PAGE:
A small writing or consulting business has minimum requirements where software is concerned. I suppose that's one of the perks of this type of endeavor. The following applications are typically the most commonly used in the operation of a small, home-based writing or consulting business: an office suite, a contact manager/e-mail client, a web browser and financial software. Anything more is gingerbread.
OpenOffice.org is my office suite of choice. It is 100% open source, runs on several platforms and is freely available at www.openoffice.org. One of the OpenOffice.org suite's greatest strengths is its use of XML-based file formats. XML is a structured metalanguage that easily can encapsulate files for distribution between computer systems that otherwise would be incompatible. So, the longevity of your data is guaranteed.
The OpenOffice.org suite consists of four different applications: OpenOffice.org Writer, OpenOffice.org Calc, OpenOffice.org Impress and OpenOffice.org Draw.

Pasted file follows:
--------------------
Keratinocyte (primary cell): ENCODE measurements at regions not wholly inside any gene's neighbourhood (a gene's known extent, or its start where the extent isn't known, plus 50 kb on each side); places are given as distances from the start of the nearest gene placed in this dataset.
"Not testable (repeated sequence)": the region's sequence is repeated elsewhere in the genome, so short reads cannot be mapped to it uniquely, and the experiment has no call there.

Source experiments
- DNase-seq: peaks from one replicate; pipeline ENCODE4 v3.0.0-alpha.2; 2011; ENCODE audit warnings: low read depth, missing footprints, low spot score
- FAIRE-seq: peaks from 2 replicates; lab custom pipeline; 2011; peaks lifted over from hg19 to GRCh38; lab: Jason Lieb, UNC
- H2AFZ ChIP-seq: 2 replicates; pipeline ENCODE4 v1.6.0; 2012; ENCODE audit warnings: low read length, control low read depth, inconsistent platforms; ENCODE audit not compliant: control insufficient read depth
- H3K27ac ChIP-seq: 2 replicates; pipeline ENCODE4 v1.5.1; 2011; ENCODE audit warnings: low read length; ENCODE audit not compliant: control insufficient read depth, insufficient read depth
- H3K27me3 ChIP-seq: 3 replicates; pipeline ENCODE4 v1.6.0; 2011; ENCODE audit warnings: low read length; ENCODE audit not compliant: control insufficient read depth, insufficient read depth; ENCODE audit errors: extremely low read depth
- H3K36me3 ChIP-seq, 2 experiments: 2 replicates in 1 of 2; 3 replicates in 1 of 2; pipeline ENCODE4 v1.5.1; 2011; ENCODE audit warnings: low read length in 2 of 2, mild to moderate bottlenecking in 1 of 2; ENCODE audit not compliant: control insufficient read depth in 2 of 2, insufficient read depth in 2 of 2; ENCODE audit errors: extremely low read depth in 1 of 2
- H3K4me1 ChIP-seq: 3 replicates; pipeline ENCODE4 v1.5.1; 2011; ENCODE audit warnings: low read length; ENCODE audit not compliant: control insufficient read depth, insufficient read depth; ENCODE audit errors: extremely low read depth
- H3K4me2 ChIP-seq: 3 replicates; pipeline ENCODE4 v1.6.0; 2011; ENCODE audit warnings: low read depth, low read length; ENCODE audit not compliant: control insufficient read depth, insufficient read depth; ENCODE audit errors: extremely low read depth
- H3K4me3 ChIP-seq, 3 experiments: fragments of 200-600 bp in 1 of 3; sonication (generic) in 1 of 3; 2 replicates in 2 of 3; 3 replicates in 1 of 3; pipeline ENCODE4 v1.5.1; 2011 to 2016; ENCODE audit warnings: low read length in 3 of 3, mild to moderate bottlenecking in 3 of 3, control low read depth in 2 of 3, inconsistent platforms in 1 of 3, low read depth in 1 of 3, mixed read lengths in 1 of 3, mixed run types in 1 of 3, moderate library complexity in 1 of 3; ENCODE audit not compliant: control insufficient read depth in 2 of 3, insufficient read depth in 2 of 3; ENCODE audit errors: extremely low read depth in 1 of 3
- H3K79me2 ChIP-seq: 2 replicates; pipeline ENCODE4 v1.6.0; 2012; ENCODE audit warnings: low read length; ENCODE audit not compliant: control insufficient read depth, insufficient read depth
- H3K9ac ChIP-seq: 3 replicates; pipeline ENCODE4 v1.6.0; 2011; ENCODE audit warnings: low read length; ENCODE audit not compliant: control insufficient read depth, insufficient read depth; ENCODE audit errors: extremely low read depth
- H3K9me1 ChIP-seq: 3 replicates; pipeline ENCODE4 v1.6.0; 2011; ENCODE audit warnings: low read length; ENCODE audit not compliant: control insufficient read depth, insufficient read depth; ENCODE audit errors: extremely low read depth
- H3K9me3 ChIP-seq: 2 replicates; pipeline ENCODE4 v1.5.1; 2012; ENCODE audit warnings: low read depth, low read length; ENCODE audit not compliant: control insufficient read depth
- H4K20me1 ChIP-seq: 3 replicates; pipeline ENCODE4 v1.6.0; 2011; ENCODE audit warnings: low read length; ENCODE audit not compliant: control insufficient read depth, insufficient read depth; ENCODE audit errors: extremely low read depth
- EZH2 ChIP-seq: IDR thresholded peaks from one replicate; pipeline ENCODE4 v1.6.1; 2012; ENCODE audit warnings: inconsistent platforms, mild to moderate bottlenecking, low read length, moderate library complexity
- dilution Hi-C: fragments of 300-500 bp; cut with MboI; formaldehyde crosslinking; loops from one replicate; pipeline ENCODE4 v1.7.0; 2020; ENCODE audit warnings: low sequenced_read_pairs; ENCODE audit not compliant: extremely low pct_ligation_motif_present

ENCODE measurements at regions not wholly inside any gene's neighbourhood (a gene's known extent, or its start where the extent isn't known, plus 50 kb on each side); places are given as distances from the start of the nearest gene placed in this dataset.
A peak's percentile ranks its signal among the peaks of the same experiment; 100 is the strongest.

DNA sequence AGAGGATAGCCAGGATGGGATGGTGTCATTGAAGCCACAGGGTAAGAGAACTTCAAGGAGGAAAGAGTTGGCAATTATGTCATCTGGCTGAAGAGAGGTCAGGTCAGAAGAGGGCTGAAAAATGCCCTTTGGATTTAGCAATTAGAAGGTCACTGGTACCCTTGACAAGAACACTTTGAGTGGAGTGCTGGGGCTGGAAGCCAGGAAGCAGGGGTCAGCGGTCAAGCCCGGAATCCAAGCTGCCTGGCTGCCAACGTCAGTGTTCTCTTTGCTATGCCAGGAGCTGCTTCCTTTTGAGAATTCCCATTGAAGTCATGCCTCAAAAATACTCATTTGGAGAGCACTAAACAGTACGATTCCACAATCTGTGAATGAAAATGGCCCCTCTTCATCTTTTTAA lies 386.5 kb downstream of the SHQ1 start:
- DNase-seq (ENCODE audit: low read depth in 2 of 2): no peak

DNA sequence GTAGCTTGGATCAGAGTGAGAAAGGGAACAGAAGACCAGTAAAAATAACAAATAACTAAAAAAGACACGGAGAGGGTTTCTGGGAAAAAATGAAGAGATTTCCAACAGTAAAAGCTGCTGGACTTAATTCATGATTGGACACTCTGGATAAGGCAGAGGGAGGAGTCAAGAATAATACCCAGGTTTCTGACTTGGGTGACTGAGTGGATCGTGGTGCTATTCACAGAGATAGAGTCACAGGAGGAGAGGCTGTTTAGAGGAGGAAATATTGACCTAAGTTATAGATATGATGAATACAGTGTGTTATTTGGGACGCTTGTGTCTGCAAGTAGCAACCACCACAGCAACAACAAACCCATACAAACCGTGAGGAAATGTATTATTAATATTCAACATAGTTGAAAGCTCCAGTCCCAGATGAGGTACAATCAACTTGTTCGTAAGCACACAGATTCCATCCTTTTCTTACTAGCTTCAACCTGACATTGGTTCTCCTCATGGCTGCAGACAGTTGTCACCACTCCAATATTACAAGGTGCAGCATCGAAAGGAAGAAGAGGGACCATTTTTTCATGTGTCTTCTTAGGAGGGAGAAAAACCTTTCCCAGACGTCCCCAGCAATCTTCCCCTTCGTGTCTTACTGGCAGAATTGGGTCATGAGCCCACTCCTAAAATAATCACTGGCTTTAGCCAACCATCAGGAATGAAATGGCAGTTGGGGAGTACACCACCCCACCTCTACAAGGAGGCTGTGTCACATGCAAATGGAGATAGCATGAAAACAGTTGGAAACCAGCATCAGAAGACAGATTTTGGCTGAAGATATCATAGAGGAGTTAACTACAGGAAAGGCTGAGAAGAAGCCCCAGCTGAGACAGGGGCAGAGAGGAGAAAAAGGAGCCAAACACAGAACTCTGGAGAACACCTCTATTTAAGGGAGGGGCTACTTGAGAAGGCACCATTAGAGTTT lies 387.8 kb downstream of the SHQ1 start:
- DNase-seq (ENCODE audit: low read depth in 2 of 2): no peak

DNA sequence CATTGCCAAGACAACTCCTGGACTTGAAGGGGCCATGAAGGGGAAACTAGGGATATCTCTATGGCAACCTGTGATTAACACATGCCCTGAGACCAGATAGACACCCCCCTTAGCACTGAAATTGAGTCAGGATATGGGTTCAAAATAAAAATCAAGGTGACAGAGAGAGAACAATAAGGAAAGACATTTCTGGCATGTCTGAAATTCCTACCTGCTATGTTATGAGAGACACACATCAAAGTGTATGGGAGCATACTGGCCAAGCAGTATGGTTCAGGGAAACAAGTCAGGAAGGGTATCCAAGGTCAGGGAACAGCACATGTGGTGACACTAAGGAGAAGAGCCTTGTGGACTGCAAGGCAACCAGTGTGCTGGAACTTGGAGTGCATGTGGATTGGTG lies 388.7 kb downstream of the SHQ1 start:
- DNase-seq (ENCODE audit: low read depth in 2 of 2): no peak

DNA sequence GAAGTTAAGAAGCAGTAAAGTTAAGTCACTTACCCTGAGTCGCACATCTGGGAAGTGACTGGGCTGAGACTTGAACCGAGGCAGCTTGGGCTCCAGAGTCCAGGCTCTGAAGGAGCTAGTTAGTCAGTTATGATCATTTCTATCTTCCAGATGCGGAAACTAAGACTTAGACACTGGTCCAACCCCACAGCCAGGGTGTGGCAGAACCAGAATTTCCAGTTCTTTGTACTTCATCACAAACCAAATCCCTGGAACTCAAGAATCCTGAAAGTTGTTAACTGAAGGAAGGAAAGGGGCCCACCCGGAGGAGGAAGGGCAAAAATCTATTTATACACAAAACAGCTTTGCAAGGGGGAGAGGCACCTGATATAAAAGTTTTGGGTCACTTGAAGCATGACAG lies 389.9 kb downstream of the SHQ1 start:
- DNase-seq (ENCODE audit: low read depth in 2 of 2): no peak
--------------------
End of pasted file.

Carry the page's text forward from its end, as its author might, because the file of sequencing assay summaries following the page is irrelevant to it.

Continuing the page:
OpenOffice.org's Writer is the word processor in the suite. Its interface has a familiar look and feel; it's similar to Microsoft Word and Sun's StarOffice Writer (Figure 1).
As a commercial writer I use only about 10-15% of a word processor's power. My clients do most of the graphic design and formatting. From business letters and proposals to articles and books, OpenOffice.org Writer is more than enough to get my work done.
The Writer interface is intuitive and laid out in a manner conducive to finding what I need when I need it. It has everything necessary for today's established freelance writer/consultant and then some, and it saves data in several file formats, including Microsoft Word 6, Microsoft Word 95, Microsoft Word 97/2000/XP, rich text format (RTF) and StarWriter 5 (an early StarOffice file format). It even exports PDFs.
One caveat: if you use a lot of tables or special formatting, some of it may be lost or garbled when exporting to Microsoft Word or another office suite. A good rule of thumb is the simpler your layout, the better its compatibility with other word processors.